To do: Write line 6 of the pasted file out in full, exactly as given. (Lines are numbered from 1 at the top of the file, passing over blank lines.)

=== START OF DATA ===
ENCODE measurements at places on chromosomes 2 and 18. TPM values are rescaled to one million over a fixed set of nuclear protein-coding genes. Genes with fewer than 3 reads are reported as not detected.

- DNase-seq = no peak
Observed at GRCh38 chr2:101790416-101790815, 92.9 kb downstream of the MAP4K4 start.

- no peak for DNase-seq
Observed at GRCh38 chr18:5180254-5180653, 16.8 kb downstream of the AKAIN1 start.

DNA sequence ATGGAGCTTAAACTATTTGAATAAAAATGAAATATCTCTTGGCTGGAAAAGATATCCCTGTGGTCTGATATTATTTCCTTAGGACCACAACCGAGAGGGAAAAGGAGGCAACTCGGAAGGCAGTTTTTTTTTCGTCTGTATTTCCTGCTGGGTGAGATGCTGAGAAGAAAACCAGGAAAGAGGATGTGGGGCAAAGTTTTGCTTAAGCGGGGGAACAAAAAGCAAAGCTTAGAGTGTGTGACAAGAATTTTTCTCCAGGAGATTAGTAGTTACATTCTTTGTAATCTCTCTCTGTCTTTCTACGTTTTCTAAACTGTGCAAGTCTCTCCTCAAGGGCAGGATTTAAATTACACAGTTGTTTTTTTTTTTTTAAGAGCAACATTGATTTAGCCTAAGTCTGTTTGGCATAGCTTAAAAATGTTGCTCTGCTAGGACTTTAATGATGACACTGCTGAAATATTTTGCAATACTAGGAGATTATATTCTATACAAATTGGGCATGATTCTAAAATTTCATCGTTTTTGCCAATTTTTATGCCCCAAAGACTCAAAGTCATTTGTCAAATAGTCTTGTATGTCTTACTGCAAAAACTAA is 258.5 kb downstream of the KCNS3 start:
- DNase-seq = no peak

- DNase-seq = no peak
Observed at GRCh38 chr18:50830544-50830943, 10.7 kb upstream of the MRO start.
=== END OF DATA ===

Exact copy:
DNA sequence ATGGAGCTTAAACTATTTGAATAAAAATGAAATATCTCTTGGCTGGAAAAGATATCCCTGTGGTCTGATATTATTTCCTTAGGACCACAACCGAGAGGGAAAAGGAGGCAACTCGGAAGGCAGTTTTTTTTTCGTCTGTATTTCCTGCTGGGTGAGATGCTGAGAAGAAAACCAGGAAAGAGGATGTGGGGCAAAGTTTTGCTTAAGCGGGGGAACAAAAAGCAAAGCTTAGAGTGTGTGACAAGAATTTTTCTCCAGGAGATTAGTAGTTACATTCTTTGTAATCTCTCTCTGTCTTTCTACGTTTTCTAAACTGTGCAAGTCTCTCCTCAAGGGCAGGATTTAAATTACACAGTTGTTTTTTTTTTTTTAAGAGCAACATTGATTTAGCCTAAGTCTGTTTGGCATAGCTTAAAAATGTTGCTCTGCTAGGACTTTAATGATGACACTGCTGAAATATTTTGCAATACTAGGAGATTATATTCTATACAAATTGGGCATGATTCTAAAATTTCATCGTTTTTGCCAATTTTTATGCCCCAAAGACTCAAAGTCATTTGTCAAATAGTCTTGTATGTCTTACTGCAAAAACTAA is 258.5 kb downstream of the KCNS3 start: